Distributed file systems enhance NAS

Posted on November 01, 2002

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New file systems will improve scalability and storage management.

By Jeff Tabor

Forrester Research studies show that storage management can cost a company seven times the original equipment outlay—a fact that every IT manager understands all too well by now. This situation was caused in part by technology advances that have spawned a broad spectrum of storage alternatives, from commodity plug-and-play devices to complex storage fabrics.

Unfortunately, none of these solutions are easy to manage. Faced with increasing demands for more storage and faster access to it, storage administrators have amassed growing collections of servers, disk arrays, switches, and host bus adapters.

As new products with greater capacities and faster access get thrown into the mix, the result is an upward spiral of complexity, downtime, and management headaches.

Decreasing management costs

However, new storage technologies promise to significantly decrease out-of-control management costs. One approach is a distributed architecture that offers the simplicity of network-attached storage (NAS), the capacity and scalability of a storage area network (SAN), and the manageability that neither of these options currently allows.

On the surface, NAS seems like an ideal alternative to direct-attached storage: NAS servers are easy to set up, simple to maintain, and relatively inexpensive. You can support your application requirements by plugging in as many devices as you need, wherever you need them, on the existing network.

But the problem with current NAS architectures is scalability. Once an implementation grows beyond four or five devices, the NAS environment becomes difficult to manage. For example, you can't easily redistribute or consolidate data among multiple storage devices to improve efficiency, handle the fluctuations of large enterprise data pools, or support large database applications.

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Next-generation NAS

Emerging storage architectures promise to shrink—and in some cases, eliminate—many of the elements that comprise the total cost of ownership (TCO) of storage.

Some of these architectures combine a distributed file system (DFS) with the traditional Ethernet-based NAS model.

A distributed file system can span hundreds of servers and allows IT managers to view and manage the entire environment as a single storage pool or logical name space. This architecture eliminates many of the performance and scalability drawbacks of traditional NAS, as well as the high costs and complexity typically associated with SANs.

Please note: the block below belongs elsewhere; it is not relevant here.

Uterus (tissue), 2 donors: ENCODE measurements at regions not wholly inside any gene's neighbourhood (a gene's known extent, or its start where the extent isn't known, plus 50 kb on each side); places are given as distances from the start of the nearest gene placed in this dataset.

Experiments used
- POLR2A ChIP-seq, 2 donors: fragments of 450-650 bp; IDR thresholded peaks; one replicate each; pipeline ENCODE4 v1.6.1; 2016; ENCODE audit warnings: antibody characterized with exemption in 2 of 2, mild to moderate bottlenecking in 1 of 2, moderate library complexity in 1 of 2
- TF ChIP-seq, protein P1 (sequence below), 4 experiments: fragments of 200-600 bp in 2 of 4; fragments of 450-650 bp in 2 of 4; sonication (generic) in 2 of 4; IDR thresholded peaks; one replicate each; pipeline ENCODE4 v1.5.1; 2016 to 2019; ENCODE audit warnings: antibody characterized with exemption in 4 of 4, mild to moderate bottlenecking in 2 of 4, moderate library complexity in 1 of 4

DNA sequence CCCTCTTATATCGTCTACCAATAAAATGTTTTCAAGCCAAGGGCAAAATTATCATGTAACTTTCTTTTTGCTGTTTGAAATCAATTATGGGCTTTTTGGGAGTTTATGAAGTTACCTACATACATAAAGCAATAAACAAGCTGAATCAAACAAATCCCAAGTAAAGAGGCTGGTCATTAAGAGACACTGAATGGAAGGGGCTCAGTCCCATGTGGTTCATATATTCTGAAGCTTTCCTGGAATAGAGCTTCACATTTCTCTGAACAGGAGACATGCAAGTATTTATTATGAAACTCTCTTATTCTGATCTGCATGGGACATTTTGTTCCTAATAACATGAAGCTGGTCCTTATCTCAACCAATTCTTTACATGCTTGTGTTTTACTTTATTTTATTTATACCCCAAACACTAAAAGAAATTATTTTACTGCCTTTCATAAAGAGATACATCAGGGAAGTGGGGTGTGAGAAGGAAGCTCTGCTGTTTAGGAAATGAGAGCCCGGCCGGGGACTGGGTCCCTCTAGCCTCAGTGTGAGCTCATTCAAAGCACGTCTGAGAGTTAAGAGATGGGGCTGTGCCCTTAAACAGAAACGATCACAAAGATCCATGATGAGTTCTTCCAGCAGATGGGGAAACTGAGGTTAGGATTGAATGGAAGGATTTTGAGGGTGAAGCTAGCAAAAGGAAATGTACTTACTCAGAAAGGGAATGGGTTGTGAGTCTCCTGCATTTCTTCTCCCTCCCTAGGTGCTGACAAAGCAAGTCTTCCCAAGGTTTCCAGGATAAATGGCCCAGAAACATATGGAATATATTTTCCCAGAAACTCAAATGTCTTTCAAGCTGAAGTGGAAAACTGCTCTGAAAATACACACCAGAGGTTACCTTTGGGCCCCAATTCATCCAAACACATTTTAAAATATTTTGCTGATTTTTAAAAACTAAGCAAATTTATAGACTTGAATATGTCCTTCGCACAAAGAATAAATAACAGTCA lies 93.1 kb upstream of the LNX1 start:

The combination of NAS and a distributed file system (see figure) will help IT managers

  • Keep it simple—Retaining the simplicity of appliance-based technology, next-generation NAS devices can be quickly and easily plugged into existing network infrastructures. Also, by supporting a wide range of capacity and performance requirements, this approach reduces the soft costs associated with supporting a confusing mix of storage alternatives;
  • Manage many as one—With a distributed file system, devices are fully aware of each other. The file system automatically informs each unit of additions or deletions. The system tracks all file structures and subdirectories, giving clients transparent access to files anywhere in the NAS cluster. System/storage administrators can define a single global name space that spans multiple servers and can logically apportion storage to support business requirements;
  • Run enterprise-class applications—Next-generation NAS eliminates the capacity and performance constraints of traditional NAS. These architectures may deliver linear performance scalability, making it possible to run applications that call for large file sizes, large name spaces, and/or high throughput. This approach also simplifies data layout and other performance optimization tasks such as load balancing across the cluster;
  • Leverage industry-standard protocols—As does traditional NAS, these systems will support NFS and CIFS, as well as emerging block protocols such as iSCSI; and
  • Minimize downtime—The new architectures will virtually eliminate the user-access downtime generally associated with common management tasks such as data redistribution. Also, a clustered environment simplifies the setup of high-availability functions such as server fail-over and data mirroring.

Next-generation NAS architectures will support an application-centric approach to storage expansion, while delivering better expandability, performance, and manageability than traditional NAS approaches.

Jeff Tabor is a senior product manager at Spinnaker Networks (www.spinnakernet.com) in Pittsburgh, PA.

Originally published on .

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